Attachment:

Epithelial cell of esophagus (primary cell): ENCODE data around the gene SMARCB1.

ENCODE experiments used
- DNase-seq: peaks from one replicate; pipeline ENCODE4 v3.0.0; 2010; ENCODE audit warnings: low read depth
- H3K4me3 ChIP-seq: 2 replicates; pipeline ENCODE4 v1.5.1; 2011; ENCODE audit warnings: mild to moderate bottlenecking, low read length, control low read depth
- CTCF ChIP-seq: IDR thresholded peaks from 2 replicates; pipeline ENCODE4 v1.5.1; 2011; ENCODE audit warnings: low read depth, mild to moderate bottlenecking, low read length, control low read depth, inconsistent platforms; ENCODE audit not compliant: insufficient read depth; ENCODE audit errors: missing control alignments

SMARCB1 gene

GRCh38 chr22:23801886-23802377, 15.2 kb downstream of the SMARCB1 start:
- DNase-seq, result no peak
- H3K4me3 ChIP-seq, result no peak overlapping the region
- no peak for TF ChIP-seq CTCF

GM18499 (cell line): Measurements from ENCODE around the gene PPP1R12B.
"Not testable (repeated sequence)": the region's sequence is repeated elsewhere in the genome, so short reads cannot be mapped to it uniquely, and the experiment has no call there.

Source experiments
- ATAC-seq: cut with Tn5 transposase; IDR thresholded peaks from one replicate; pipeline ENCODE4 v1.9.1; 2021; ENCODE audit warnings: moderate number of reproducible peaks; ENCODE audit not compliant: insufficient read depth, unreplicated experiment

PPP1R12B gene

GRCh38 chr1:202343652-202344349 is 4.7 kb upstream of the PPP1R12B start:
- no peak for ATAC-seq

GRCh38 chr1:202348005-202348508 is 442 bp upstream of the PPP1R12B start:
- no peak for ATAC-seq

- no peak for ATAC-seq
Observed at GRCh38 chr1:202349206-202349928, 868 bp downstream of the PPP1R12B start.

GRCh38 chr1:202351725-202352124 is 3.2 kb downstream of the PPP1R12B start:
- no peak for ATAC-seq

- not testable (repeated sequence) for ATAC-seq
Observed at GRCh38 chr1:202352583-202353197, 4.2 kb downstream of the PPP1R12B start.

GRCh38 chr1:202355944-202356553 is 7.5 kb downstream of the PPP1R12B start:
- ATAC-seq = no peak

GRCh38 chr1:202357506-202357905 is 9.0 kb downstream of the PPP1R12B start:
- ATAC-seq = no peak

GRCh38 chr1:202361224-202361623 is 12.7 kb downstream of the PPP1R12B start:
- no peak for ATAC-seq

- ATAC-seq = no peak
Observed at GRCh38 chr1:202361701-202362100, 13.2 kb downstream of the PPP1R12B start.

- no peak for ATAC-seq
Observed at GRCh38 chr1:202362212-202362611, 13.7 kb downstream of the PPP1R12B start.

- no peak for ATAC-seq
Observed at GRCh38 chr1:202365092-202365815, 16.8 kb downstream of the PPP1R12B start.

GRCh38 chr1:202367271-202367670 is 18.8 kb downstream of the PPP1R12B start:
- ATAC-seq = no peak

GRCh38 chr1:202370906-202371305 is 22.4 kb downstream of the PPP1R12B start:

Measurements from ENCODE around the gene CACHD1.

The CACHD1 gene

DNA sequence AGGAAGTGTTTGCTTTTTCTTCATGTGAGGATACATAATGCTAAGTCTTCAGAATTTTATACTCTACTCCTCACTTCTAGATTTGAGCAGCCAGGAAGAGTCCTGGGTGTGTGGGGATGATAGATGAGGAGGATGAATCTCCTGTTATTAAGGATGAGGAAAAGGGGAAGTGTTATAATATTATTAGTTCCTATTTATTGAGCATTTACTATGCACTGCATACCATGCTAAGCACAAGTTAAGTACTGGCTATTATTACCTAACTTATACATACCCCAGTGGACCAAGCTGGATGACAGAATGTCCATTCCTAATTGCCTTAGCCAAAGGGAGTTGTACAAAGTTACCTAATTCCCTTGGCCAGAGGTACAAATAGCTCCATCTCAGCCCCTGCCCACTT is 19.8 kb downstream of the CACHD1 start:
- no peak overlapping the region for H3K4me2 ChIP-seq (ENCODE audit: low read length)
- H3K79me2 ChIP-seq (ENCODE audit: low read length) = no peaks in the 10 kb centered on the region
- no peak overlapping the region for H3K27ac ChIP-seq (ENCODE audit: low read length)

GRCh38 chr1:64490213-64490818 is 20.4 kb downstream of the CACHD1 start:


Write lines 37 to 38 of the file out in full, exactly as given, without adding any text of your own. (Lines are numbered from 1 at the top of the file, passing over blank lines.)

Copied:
Observed at GRCh38 chr1:202365092-202365815, 16.8 kb downstream of the PPP1R12B start.

GRCh38 chr1:202367271-202367670 is 18.8 kb downstream of the PPP1R12B start: